Patrice Motsepe and his wife Dr. Precious Moloi-Motsepe, the newly elected Vice Chancellor of the University of Cape Town, hosted several events showcasing the success of their work through their Motsepe Foundation.

Five years ago, The Motsepe Foundation, headed by Dr. Moloi-Motsepe, joined forces with the Schwab Foundation, founded by WEF founder Klaus Schwab and his wife Hilde.

The work of the two foundations is centred around social entrepreneurship – they support people who are developing innovative business models delivering social or environmental good. 

The Motsepe Foundation’s contribution marries Dr. Moloi-Motsepe’s affiliation with the Harvard Kennedy School of Government by funding an executive education component for Schwab social entrepreneur awardees at the Kennedy School.

Many social entrepreneurs have been acting instinctively, doing what they felt was right, until they experience the Harvard Kennedy School programme.

There, they receive academic input, training, exposure and peer learning; it’s an important continuous learning opportunity for them.

5. Ghana - the African economy to watch

At previous Davos meetings, the economic darlings have been Nigeria and South Africa, the two largest economies on the continent. 

With each country dealing with its own domestic political and economic challenges, Ghana took center stage as the African economy to watch at this year’s WEF.

The presidents of Nigeria and South Africa quite conspicuously did not attend Davos this year.

However, Ghanaian President Akufo-Addo was in attendance along with a strong delegation of his economic team.

President Akufo-Addo declared that the programme of economic recovery that his government put in place when he was elected three years ago, has been highly successful.

He delivered a large number of data points to support his assertion, including the following:

“The deficit we inherited on January 7, 2017 was 9.3 per cent.  Today it is 4.5 per cent. Inflation was at 15.4 per cent when we came into office, today it is 7.9 per cent. We have, for the first time, a positive trade balance.

The nation’s reserves, which was at 2.5 months import cover in 2017, has grown to 4.5 months in the period of these three years,” he added.

The President continued, “Generally, the growth, of course, has grown from an average of 3.6 per cent to an average of 7 per cent in the last 3 years.

You see an economy that has somehow reversed the decline, and is moving on an upward trajectory.

It has also meant that these improving economic indices have us touted as the country that receives the largest investment in the Ecowas/ West African Region.”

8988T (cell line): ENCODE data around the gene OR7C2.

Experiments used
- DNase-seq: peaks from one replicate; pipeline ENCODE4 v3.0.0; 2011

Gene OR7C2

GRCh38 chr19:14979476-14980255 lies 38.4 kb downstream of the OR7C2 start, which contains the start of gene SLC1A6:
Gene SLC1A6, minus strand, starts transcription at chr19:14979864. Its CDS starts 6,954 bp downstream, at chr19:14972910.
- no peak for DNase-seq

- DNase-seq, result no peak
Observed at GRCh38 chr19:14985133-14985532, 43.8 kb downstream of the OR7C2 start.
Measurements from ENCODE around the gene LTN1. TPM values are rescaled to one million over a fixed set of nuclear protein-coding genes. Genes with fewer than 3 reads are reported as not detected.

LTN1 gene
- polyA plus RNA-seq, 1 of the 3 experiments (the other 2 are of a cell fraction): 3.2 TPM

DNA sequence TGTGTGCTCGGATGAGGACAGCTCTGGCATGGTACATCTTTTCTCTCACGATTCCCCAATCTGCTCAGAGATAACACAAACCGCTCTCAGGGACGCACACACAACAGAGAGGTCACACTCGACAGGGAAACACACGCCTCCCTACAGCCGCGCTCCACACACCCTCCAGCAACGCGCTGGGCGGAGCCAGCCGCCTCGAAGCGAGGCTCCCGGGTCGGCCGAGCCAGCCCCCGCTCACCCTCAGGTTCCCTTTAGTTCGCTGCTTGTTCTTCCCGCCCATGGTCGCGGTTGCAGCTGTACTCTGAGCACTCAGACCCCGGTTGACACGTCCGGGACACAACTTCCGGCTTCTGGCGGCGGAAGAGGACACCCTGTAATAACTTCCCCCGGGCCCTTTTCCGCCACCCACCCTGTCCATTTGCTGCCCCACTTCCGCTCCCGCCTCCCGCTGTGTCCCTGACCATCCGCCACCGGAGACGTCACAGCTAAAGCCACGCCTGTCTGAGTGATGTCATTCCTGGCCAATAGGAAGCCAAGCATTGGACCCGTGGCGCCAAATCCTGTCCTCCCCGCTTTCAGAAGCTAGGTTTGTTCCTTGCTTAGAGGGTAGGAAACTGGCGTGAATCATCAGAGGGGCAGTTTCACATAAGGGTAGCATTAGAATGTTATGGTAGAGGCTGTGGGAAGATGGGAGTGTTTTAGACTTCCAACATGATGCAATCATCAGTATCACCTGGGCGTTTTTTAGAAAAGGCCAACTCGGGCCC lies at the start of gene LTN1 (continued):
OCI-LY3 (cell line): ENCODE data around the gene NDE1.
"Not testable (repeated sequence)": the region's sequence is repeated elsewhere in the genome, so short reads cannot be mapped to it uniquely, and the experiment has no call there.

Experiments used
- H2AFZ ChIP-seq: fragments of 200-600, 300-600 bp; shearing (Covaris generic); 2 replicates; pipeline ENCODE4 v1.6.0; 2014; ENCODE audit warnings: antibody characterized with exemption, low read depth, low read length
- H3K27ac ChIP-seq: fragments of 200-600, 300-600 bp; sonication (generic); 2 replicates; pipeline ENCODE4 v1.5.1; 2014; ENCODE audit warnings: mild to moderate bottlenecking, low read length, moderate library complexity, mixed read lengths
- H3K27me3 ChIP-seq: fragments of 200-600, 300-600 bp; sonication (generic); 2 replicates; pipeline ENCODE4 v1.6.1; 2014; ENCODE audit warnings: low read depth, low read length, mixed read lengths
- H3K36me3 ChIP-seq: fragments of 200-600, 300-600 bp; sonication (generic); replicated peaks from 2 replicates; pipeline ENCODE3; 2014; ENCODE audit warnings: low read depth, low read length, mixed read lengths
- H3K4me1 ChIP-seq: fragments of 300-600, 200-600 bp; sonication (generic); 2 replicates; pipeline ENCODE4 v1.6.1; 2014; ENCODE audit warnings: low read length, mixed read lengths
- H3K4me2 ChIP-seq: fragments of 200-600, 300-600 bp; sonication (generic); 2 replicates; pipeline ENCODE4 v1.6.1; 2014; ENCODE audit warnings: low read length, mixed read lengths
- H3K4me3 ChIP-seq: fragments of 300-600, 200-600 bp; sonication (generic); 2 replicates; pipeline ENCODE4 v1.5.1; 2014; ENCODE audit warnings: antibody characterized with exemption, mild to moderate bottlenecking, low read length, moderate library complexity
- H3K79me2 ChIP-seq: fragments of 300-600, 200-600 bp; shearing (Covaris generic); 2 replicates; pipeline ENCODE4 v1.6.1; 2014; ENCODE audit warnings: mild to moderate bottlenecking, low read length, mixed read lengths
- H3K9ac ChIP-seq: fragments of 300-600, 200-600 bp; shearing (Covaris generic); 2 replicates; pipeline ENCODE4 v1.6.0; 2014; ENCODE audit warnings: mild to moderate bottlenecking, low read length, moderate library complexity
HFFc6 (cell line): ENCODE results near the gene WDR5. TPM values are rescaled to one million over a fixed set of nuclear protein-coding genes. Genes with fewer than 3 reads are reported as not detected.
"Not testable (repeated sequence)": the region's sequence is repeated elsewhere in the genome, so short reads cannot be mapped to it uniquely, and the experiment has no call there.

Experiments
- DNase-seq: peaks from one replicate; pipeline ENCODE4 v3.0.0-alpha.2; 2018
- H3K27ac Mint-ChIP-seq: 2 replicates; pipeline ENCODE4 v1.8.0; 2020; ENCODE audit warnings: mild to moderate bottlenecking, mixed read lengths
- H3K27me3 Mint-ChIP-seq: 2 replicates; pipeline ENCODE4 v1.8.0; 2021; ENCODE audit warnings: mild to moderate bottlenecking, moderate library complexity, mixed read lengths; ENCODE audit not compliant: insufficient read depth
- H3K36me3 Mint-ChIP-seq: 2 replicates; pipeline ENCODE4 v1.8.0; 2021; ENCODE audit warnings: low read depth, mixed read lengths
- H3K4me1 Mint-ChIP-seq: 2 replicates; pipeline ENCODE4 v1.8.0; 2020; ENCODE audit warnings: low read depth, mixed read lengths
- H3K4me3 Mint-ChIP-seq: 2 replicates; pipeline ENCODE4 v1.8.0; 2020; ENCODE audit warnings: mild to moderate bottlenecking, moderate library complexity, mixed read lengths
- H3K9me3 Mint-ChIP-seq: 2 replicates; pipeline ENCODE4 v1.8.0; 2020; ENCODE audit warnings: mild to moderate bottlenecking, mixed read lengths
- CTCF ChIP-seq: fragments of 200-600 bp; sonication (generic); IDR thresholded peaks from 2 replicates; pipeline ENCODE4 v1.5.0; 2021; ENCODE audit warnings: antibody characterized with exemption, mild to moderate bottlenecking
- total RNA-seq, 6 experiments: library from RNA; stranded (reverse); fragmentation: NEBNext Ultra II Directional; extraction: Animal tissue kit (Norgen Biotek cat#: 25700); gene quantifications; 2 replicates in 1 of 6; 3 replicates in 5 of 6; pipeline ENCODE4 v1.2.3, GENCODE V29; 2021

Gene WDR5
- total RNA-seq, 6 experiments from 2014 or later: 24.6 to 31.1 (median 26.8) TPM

Africa.comhad an opportunity for an exclusive interview with Ghana’s Finance Minister, the honorable Ken Ofori-Atta.  Minister Ofori-Atta, who holds a bachelors in Economics from Columbia and an MBA from Yale, is the founder of Databank, one of Ghana’s leading brokerage and asset management houses.

6. One woman's urgent Message to Davos

For the world’s most vulnerable, climate change is not a distant existential threat: it is killing people right now. Hindou Oumarou Ibrahim, President of the Association for Indigenous Women and Peoples of Chad, gave a powerful reality check.

‘In my region people are dying because of climate change’

In the video below, Hindou Oumarou Ibrahim explains what it’s like to live in a place where the effects of climate change are already being felt.

7.  DeepFaked - See what it is

Part of what makes Davos spectacular is access to knowledge.  One area of knowledge is the latest technological innovations.  In this regard, our Executive Editor, Teresa Clarke, had a chance to demo what is being called Deepfaked.  Deep Fake is the use of artificial intelligence to learn how a person’s face moves with speech and expresses emotion.  In this fascinating video, a live stream of Teresa’s face transformed into the face of various famous people including Theresa May, Michelle Obama, Will Smith and George Bush.  This technology introduces many possibilities, and many more challenges.

8. Ethiopian version of Sesame Street

Bruktawit Tigabu Tadesse gave a talk on the work that she is doing with her husband to educate Ethiopian children on a mass scale.  She was originally a primary school teacher in Addis Ababa who has now developed Whiz Kids Workshop, a multimedia enterprise that delivers programmes such as “Tsehai Loves Learning,” a television programme for pre-school children.

Began professional career as a primary school teacher in Ethiopia’s capital, Addis Ababa. Determined to improve the conditions of children in the country, looked for ways to educate children on a mass scale.

In 2005, with husband, co-established the educational multimedia enterprise Whiz Kids Workshop. Working from their living room, using sock puppets, computer graphics and their own voices, began producing Tsehai Loves Learning, the first educational preschool television programme in the country.

Whiz Kids Workshop went on to develop further programmes and win numerous international awards such as the Next Generation Prize at Prix Jeunesse International (2008) and the Japan Prize International Contest for Educational Media (2008, 2009).

Named a Rolex Young Laureate in 2010 and one of Fast Company’s 2012 most creative people in business.